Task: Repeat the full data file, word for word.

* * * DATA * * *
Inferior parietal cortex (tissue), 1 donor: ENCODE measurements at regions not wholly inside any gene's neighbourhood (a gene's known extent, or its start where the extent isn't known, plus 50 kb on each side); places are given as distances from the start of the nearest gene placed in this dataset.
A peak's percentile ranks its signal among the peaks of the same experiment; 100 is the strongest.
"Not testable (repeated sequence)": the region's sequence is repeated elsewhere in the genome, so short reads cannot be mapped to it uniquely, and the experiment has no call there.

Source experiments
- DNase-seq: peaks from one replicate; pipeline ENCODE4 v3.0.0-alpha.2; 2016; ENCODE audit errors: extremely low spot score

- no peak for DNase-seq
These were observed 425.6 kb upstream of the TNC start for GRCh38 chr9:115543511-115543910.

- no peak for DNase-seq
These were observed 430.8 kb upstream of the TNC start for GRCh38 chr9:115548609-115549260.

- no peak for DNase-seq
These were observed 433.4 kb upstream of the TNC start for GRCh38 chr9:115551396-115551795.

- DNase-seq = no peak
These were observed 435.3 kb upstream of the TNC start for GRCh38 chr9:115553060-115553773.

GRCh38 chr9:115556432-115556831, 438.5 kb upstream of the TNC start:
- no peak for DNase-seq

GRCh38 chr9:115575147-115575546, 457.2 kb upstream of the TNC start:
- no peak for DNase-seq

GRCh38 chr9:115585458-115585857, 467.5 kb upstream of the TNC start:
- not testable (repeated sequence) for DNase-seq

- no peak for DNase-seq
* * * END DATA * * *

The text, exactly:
Inferior parietal cortex (tissue), 1 donor: ENCODE measurements at regions not wholly inside any gene's neighbourhood (a gene's known extent, or its start where the extent isn't known, plus 50 kb on each side); places are given as distances from the start of the nearest gene placed in this dataset.
A peak's percentile ranks its signal among the peaks of the same experiment; 100 is the strongest.
"Not testable (repeated sequence)": the region's sequence is repeated elsewhere in the genome, so short reads cannot be mapped to it uniquely, and the experiment has no call there.

Source experiments
- DNase-seq: peaks from one replicate; pipeline ENCODE4 v3.0.0-alpha.2; 2016; ENCODE audit errors: extremely low spot score

- no peak for DNase-seq
These were observed 425.6 kb upstream of the TNC start for GRCh38 chr9:115543511-115543910.

- no peak for DNase-seq
These were observed 430.8 kb upstream of the TNC start for GRCh38 chr9:115548609-115549260.

- no peak for DNase-seq
These were observed 433.4 kb upstream of the TNC start for GRCh38 chr9:115551396-115551795.

- DNase-seq = no peak
These were observed 435.3 kb upstream of the TNC start for GRCh38 chr9:115553060-115553773.

GRCh38 chr9:115556432-115556831, 438.5 kb upstream of the TNC start:
- no peak for DNase-seq

GRCh38 chr9:115575147-115575546, 457.2 kb upstream of the TNC start:
- no peak for DNase-seq

GRCh38 chr9:115585458-115585857, 467.5 kb upstream of the TNC start:
- not testable (repeated sequence) for DNase-seq

- no peak for DNase-seq